With so much fascination and interest in the economics of professional football, I thought it was high time to start a series of posts on the NFL Salary Cap, NFL Player Contracts, and the dynamics that affect a GM’s handling of both.
So the best place to start is to truly define what pieces of the puzzle go into making the NFL’s Salary Cap for all 32 teams. For some of the more hardcore NFL fans this may be a review, but for many of you it’s probably the first time you’ve seen the actual makeup of this “mysterious” ceiling that either helps or hinders your club’s chances of making a run at a Super Bowl Championship.
Straight from the pages of a document as sacred to some as the Declaration of Independence (that may be taking it a bit far), the following statements from the Collective Bargaining Agreement (CBA) are pretty cut and dry. “You all have the same amount to spend, don’t spend anymore than your amount.” Or is that really the case?
- Section 1. Calculation of the Salary Cap: The amount of the Salary Cap for any League Year shall be determined in accordance with Article 12. The Salary Cap is the same amount for each Club.
- Section 2. Application of the Salary Cap: No Club may have a Team Salary that exceeds the Salary Cap.
Salary Cap. The Salary Cap for a League Year shall be the Player Cost Amount for that League Year less Projected Benefits for that League Year, divided by the number of Clubs in the League in that League Year, adjusted by any applicable True Up, provided further that there shall be no True-Up related to the 2011 League Year, and there shall be no “negative” True Up related to either the 2012 or 2013 League Year.
Say what? How do we get to the Player Cost Amount so that we can subtract the Projected Benefits so that we can figure out what our Salary Cap is?
Player Cost Amount is calculated by the sum of;
- 55% of League Media (All Revenues – AR)
- 45% of NFL Ventures/Postseason (AR)
- 40% of Local (AR), and if applicable;
- 50% of the net AR for any new line of business projects.
Then subtract the 47.5% of the Joint Contribution Amount (JCA).
Starting in 2012 the JCA was set at $55 million and increases by 5% each subsequent League Year of the CBA.
- $22 million is set aside for healthcare or other benefits, funds, or programs for retired players
- $11 million dedicated to medical research, as agreed to by the League & Players Union
- $22 million dedicated to charities as determined by the NFL, including NFL Charities and/or Youth Football or successor organizations.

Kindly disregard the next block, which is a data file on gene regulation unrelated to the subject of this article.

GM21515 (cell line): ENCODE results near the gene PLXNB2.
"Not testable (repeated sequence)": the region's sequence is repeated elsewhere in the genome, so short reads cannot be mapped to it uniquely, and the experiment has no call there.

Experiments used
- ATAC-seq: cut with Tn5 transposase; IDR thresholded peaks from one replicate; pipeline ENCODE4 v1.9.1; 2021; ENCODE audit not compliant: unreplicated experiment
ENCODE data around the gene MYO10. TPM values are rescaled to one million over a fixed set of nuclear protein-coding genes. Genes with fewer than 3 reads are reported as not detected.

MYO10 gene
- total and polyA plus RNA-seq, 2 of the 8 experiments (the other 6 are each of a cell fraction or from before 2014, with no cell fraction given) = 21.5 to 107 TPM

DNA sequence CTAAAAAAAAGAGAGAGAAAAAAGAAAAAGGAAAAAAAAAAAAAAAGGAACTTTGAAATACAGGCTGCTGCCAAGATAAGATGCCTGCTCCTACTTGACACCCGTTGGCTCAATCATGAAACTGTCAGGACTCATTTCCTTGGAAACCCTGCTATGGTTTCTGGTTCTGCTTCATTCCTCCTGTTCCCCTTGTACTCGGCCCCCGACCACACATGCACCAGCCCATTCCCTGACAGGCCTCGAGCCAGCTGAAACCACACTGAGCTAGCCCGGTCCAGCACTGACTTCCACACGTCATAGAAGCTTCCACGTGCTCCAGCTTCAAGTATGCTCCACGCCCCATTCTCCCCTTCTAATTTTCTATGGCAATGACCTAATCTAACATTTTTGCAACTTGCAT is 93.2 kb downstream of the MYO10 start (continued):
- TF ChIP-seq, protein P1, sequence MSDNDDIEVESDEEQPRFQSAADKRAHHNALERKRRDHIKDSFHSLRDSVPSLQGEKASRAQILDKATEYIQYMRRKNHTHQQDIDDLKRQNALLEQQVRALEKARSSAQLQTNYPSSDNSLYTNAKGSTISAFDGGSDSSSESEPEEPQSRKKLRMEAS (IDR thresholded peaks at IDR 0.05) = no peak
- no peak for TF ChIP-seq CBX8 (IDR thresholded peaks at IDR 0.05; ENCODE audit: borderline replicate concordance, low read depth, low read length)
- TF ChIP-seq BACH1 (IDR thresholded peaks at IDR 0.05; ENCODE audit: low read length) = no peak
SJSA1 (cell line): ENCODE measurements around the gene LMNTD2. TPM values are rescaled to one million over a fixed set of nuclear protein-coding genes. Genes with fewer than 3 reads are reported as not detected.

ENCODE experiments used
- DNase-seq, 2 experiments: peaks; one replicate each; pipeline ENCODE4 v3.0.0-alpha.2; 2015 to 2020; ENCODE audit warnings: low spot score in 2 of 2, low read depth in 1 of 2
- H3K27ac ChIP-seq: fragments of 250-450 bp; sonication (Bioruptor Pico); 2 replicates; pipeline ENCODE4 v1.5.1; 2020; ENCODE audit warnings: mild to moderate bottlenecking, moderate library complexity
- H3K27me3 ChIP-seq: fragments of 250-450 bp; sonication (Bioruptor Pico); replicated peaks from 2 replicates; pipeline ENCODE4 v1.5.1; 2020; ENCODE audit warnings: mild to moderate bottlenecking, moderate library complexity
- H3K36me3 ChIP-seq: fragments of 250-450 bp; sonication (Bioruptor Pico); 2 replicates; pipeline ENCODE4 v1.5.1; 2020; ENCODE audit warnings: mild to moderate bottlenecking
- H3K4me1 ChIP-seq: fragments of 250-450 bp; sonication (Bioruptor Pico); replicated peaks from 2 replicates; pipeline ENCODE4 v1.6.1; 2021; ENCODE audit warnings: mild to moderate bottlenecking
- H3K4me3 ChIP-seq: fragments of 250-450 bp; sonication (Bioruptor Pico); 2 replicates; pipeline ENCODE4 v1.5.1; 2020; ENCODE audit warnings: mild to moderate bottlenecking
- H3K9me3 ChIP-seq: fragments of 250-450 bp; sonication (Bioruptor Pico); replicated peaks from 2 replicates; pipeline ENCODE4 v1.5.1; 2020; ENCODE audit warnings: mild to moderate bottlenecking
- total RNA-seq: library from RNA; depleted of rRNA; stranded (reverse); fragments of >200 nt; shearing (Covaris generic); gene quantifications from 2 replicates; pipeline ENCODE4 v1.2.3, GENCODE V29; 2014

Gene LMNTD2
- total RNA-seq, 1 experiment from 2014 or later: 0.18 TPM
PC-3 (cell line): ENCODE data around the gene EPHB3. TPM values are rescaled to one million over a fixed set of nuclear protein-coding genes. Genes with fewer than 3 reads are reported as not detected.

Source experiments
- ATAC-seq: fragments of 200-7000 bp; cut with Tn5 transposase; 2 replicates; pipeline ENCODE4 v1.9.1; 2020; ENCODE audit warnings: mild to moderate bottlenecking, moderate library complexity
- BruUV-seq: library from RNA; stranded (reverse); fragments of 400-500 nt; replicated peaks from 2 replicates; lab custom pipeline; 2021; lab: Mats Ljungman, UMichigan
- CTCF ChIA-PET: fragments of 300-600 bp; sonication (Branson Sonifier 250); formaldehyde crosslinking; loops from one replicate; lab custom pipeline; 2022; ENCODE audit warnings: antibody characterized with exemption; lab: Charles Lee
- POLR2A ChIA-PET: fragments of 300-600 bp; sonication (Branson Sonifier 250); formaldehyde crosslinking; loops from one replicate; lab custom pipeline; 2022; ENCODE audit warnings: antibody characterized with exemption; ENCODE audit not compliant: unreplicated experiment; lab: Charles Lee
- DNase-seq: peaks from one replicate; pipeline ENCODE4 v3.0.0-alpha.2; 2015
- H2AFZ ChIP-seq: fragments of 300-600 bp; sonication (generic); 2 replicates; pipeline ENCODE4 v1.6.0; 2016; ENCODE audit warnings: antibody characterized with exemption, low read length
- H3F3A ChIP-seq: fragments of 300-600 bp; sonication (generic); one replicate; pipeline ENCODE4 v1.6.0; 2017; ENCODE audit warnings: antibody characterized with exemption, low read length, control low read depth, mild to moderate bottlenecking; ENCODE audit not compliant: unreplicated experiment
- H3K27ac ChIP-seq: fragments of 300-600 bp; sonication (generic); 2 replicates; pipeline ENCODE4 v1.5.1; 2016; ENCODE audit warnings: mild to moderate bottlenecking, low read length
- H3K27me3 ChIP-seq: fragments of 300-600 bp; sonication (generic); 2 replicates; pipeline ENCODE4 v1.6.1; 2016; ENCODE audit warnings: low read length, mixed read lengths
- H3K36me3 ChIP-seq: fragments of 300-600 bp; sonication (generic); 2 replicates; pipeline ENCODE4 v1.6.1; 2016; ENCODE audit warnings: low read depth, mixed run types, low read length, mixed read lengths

*These amounts are adjusted pro rata to reflect the yearly increase of 5%.
- Television rights sold nationally or packaged regionally on broadcast, cable, satellite, internet, or other media (paid by FOX, CBS, ESPN, NBC, DIRECTTV).
- International television rights.
- Terrestrial, satellite, or internet radio (paid by Westwood One & Sirius).
- Copyright Royalty Tribunal.
- Revenues from NFL Postseason games received by the NFL or NFL affiliates (excluding League Media revenues)
- Revenues from the operation of NFL affiliates which includes NFL Ventures, NFL Network, NFL Properties, NFL Enterprises, NFL Productions, and NFL Digital (including NFL.com and NFL Mobile). And this includes such things as the RedZone Channel, NFL Digital agreements with Verizon, NFL Digital’s Game Pass, NFL.com’s Preseason Online, and NFL Films agreements with ESPN.
What exactly constitutes Local Revenues?
All revenues received or to be received by club & club affiliates that are not included in the League Media & NFL Ventures/Postseason revenues. That also includes the individual sale or licensing of club preseason game television rights.
The agreement makes clear that revenues cannot be in more than one of the above categories, but however must be included in at least one of the above categories. No double dipping, but no outright avoidance either.
Most fans outwardly understand the importance of these three “revenue buckets” and quickly identify them as the primary source for most of the NFL’s profits. It’s here where the clause “divided by the number of Clubs in the League in that League Year” gives hope to the equal pursuit of player talent regardless of club, division, or conference.
The NFL owners negotiated a ceiling over Player Costs if before the application of the “Stadium Credit” the amount exceeds 48% of Projected Revenues, it reduces the percentage to a set amount (48%) from 2012-2014 and then again (48.5%) from 2015-2020. The NFLPA then countered with their own floor that raises that percentage amount should Player Costs fall below 47% from 2012-2014, 46.5% from 2015-2016, and 46% from 2017-2020. Players Costs will raise to the said percentage for the given time frames listed.
We’re not quite done with the idea of determining Player Costs but hopefully you get a better understanding of how these “buckets” are filled.
I’ll define the complexities of the “Stadium Credit” in my next post as we continue to pursue the eventual calculation of the NFL Salary Cap.